If your career is stalled, you might not need to enroll in an MBA program, switch jobs, or take on more projects to impress the boss. There’s a good chance that the problem is not your company, your managers, or your lack of advanced degrees.
“If you want to succeed in work, you might want to focus on body image,” says Rhonda Britten. “It’s the number one reason that people are stuck. It’s the reason they don’t ask for a raise.” Research for her latest book, “Do I Look Fat: Get Over Your Body and on with Your Life,” also indicates that poor body image is among the top reasons that people who would like to be entrepreneurs never start a business.
Britten, a high-end life coach (www.fearlessliving.org) and the host of NBC’s Emmy award winning “Starting Over” daytime reality show, talks about her book — and her life — at a Friends’ Health Connection event on Wednesday, April 12, at 7 p.m. at Robert Wood Johnson University Hospital in New Brunswick. Cost: $25. Call 800-483-7436.
The author of four books, her first was “Fearless Living.” There are survival stories, and then there is Britten’s survival story. “Fearless Living” recounts the event that held her hostage for 20 years. At age 14 she was sitting on her mother’s bed chatting happily when her father arrived home. One of her two sisters yelled that he was carrying a shotgun.
Her father, an accountant with a genius IQ, used the gun to kill her mother, who had just left him. He then pointed it at her. Britten, who says she had always known that her father hated her, was sure that she too would be shot. But, instead, he knelt down, pointed the gun at his own head and pulled the trigger.
Deciding on living arrangements for Britten and her two only slightly older sisters, a judge handed custody of the two younger girls to their 18-year-old sister, and sent them back to the house in which they had witnessed the murder suicide. Britten lived in that Michigan house with her sisters until she won a scholarship to college, and never once did anyone — inside or outside the house — ever say a word about the event that had orphaned the girls.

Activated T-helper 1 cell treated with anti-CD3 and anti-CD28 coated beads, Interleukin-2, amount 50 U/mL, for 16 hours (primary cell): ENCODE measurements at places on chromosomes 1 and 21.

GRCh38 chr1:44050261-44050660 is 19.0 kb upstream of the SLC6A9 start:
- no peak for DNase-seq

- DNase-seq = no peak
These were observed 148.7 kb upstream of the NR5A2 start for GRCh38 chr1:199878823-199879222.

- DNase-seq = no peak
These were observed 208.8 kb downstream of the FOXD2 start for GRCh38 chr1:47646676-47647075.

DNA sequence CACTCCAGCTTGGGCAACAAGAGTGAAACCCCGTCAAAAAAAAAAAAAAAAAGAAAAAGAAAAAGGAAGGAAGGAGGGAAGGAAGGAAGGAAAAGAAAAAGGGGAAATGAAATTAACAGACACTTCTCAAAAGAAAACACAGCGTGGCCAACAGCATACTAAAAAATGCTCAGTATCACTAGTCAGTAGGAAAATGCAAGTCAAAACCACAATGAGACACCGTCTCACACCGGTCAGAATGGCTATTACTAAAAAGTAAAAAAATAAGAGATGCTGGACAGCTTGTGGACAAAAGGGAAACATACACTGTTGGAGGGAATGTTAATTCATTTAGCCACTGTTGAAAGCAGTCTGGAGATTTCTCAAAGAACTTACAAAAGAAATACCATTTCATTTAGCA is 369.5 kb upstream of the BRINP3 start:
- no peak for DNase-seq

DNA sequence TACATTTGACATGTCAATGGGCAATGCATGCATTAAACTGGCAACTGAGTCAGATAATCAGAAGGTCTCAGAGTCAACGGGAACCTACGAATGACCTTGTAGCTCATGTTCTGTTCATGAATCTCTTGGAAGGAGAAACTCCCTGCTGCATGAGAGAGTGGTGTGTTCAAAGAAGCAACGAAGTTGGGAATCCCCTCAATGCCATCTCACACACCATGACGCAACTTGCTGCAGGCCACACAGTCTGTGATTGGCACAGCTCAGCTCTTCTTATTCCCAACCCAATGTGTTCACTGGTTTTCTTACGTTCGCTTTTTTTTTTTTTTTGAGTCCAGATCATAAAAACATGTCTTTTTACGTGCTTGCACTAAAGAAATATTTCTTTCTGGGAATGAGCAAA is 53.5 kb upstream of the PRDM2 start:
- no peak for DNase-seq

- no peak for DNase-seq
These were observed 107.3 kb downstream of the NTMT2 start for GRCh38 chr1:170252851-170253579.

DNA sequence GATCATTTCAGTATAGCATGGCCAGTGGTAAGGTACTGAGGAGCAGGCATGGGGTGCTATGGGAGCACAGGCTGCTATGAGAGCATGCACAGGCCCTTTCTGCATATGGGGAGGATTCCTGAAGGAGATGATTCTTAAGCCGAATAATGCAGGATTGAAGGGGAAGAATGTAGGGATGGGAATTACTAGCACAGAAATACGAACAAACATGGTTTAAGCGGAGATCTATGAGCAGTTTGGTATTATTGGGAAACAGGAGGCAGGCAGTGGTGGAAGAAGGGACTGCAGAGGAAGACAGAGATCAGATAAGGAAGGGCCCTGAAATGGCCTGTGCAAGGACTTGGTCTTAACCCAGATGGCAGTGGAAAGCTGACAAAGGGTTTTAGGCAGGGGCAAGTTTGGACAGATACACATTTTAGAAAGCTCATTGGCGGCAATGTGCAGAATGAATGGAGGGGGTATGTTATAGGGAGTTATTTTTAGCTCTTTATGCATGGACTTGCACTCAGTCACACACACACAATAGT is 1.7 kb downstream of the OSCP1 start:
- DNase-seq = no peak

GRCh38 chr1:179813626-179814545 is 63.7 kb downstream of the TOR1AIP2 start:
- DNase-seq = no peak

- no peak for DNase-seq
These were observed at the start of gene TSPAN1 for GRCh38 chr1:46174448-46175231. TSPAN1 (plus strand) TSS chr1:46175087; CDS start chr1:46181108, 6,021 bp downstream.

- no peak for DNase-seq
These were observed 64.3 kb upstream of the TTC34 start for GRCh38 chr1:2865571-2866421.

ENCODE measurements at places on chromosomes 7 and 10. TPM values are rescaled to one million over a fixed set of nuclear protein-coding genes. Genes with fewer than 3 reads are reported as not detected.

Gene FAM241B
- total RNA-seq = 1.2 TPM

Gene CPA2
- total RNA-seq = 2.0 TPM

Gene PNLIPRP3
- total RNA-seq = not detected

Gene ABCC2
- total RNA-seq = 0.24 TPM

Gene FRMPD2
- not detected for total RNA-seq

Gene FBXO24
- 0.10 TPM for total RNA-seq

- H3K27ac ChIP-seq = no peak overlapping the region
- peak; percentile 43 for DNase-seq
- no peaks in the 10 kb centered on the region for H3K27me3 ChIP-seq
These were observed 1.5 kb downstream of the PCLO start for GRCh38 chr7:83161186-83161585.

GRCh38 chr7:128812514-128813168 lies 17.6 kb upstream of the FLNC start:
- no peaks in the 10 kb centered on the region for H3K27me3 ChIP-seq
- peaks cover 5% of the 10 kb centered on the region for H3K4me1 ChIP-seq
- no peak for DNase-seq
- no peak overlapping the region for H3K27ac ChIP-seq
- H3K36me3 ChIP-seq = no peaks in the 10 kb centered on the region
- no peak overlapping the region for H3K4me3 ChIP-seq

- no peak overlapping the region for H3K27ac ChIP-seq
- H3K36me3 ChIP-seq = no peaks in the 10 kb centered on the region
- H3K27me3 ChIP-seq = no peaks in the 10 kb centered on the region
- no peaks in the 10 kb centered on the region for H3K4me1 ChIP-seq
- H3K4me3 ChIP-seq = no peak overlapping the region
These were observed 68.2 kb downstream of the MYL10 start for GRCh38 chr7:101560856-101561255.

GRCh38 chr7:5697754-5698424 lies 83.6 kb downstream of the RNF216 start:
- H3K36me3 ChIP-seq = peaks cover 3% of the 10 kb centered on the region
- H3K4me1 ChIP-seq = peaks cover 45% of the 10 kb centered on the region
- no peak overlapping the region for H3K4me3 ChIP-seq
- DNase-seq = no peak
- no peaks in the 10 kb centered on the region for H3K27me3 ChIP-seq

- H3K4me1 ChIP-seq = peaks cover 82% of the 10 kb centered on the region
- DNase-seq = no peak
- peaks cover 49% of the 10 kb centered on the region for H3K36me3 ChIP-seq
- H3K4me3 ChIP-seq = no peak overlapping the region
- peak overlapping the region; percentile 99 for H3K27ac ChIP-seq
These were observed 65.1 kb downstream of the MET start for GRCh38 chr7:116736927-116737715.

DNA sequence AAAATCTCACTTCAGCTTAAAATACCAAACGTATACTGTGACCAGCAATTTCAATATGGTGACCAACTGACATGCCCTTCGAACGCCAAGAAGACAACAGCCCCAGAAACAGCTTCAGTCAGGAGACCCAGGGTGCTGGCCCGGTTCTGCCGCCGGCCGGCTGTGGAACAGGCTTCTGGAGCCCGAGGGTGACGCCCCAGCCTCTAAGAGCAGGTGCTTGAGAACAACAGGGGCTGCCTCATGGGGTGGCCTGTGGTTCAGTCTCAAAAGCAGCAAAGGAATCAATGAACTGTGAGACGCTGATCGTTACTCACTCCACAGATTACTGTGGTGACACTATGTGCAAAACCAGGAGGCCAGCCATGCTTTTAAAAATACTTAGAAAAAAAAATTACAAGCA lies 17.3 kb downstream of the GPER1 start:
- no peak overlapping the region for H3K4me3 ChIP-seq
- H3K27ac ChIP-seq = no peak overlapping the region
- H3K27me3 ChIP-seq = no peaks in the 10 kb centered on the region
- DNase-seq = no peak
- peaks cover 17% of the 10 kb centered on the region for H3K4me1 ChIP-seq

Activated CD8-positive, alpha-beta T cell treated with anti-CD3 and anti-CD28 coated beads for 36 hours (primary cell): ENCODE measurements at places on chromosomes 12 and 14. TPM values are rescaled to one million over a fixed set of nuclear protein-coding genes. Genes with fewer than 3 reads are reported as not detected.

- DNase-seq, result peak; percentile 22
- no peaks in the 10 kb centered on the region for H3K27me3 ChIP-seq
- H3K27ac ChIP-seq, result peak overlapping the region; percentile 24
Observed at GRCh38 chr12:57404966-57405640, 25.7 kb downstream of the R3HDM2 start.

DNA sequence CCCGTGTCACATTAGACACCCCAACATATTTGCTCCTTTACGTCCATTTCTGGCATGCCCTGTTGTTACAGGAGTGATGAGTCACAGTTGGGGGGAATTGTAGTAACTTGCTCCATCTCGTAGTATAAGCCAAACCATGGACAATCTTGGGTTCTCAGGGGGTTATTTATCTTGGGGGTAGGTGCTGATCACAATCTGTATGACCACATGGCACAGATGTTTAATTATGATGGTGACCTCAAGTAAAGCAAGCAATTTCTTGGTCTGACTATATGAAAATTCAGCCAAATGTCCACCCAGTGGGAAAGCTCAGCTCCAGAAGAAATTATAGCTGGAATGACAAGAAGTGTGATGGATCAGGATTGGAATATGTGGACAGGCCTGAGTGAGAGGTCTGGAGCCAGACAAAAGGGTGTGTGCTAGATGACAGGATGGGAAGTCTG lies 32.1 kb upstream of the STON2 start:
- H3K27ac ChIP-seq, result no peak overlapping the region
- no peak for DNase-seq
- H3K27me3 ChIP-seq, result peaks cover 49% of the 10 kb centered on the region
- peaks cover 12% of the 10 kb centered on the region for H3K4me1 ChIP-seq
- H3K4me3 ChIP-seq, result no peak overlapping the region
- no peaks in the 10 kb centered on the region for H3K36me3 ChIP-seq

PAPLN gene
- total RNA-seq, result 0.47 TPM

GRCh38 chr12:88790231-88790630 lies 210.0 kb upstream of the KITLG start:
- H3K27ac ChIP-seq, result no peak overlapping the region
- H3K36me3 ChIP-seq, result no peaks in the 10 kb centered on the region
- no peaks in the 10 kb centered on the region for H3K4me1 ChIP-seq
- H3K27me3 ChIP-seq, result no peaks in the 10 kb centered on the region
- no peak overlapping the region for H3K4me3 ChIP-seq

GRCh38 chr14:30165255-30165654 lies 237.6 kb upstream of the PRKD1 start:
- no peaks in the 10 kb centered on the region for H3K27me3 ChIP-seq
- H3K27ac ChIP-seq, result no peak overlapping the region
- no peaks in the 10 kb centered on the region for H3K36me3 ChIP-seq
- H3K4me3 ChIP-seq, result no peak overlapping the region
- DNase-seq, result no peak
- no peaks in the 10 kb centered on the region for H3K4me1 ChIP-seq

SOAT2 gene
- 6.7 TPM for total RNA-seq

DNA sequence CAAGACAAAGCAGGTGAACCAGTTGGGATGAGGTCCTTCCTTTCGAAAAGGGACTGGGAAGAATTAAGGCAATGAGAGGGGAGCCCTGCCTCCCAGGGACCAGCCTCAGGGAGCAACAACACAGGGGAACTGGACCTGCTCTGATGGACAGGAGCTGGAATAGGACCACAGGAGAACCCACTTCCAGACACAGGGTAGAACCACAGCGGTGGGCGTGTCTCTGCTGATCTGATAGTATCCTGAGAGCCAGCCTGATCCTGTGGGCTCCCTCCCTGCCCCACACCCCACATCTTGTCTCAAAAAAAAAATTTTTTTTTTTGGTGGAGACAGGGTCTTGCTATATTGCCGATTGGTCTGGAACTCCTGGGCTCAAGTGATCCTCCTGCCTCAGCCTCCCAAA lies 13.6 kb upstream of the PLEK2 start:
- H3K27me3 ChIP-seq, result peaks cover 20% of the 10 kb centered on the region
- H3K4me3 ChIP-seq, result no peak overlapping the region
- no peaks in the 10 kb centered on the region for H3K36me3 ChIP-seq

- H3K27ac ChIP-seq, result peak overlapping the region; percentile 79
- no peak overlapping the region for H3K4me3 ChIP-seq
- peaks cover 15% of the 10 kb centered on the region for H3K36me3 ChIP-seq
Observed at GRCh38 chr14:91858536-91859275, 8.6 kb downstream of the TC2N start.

Speaking with Britten, it is hard to image that she ever lived through this nightmare — and the alcoholism and abusive relationships that followed. She has a fresh take on everything from how bogus she thinks the word “stress” is to how the scattered quest for a balanced life is actually creating a country of unbalanced people. Sharp and intelligent, and talking faster than any New Yorker, she laughs a lot and makes an endless number of hilarious observations.
“So, you survived?”
“And thrived,” she shoots back.
Always a high-achieving person, and always keeping her grief underground, she became too unfocused for any job but waitressing, and hit bottom after her third suicide attempt. “I saw the look of hopelessness in my sister’s eyes,” she recounts, “and I knew that nobody was going to save me.” She had begun the road up. Several years later, a counselor at a DUI program she was forced to attend after racking up her third offense handed her a copy of the book “Father Loss.”